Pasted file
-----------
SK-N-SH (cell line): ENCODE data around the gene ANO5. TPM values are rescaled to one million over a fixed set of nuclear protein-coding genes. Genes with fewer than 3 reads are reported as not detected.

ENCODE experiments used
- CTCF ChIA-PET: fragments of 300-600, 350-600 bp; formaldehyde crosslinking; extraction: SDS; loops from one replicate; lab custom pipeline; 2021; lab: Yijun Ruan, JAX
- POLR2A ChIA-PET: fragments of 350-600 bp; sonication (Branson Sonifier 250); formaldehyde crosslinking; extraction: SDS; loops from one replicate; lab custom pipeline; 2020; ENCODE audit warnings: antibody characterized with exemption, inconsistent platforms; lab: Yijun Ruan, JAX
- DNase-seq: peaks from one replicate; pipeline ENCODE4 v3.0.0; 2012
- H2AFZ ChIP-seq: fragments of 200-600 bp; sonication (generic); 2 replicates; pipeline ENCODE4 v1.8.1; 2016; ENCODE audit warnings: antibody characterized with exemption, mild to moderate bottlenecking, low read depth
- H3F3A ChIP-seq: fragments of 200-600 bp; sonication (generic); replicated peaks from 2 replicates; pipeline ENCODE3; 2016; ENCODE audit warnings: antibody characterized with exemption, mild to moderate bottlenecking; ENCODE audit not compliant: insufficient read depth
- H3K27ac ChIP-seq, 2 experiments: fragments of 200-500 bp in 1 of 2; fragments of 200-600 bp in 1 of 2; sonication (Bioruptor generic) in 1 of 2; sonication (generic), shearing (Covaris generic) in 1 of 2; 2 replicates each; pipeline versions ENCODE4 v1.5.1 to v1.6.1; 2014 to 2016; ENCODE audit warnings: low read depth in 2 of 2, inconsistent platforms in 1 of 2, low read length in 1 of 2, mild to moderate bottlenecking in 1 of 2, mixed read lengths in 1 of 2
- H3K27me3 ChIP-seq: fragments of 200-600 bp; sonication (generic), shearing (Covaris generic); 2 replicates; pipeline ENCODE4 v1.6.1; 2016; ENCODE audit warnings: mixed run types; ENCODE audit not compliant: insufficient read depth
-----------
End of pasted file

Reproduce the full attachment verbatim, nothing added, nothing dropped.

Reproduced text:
SK-N-SH (cell line): ENCODE data around the gene ANO5. TPM values are rescaled to one million over a fixed set of nuclear protein-coding genes. Genes with fewer than 3 reads are reported as not detected.

ENCODE experiments used
- CTCF ChIA-PET: fragments of 300-600, 350-600 bp; formaldehyde crosslinking; extraction: SDS; loops from one replicate; lab custom pipeline; 2021; lab: Yijun Ruan, JAX
- POLR2A ChIA-PET: fragments of 350-600 bp; sonication (Branson Sonifier 250); formaldehyde crosslinking; extraction: SDS; loops from one replicate; lab custom pipeline; 2020; ENCODE audit warnings: antibody characterized with exemption, inconsistent platforms; lab: Yijun Ruan, JAX
- DNase-seq: peaks from one replicate; pipeline ENCODE4 v3.0.0; 2012
- H2AFZ ChIP-seq: fragments of 200-600 bp; sonication (generic); 2 replicates; pipeline ENCODE4 v1.8.1; 2016; ENCODE audit warnings: antibody characterized with exemption, mild to moderate bottlenecking, low read depth
- H3F3A ChIP-seq: fragments of 200-600 bp; sonication (generic); replicated peaks from 2 replicates; pipeline ENCODE3; 2016; ENCODE audit warnings: antibody characterized with exemption, mild to moderate bottlenecking; ENCODE audit not compliant: insufficient read depth
- H3K27ac ChIP-seq, 2 experiments: fragments of 200-500 bp in 1 of 2; fragments of 200-600 bp in 1 of 2; sonication (Bioruptor generic) in 1 of 2; sonication (generic), shearing (Covaris generic) in 1 of 2; 2 replicates each; pipeline versions ENCODE4 v1.5.1 to v1.6.1; 2014 to 2016; ENCODE audit warnings: low read depth in 2 of 2, inconsistent platforms in 1 of 2, low read length in 1 of 2, mild to moderate bottlenecking in 1 of 2, mixed read lengths in 1 of 2
- H3K27me3 ChIP-seq: fragments of 200-600 bp; sonication (generic), shearing (Covaris generic); 2 replicates; pipeline ENCODE4 v1.6.1; 2016; ENCODE audit warnings: mixed run types; ENCODE audit not compliant: insufficient read depth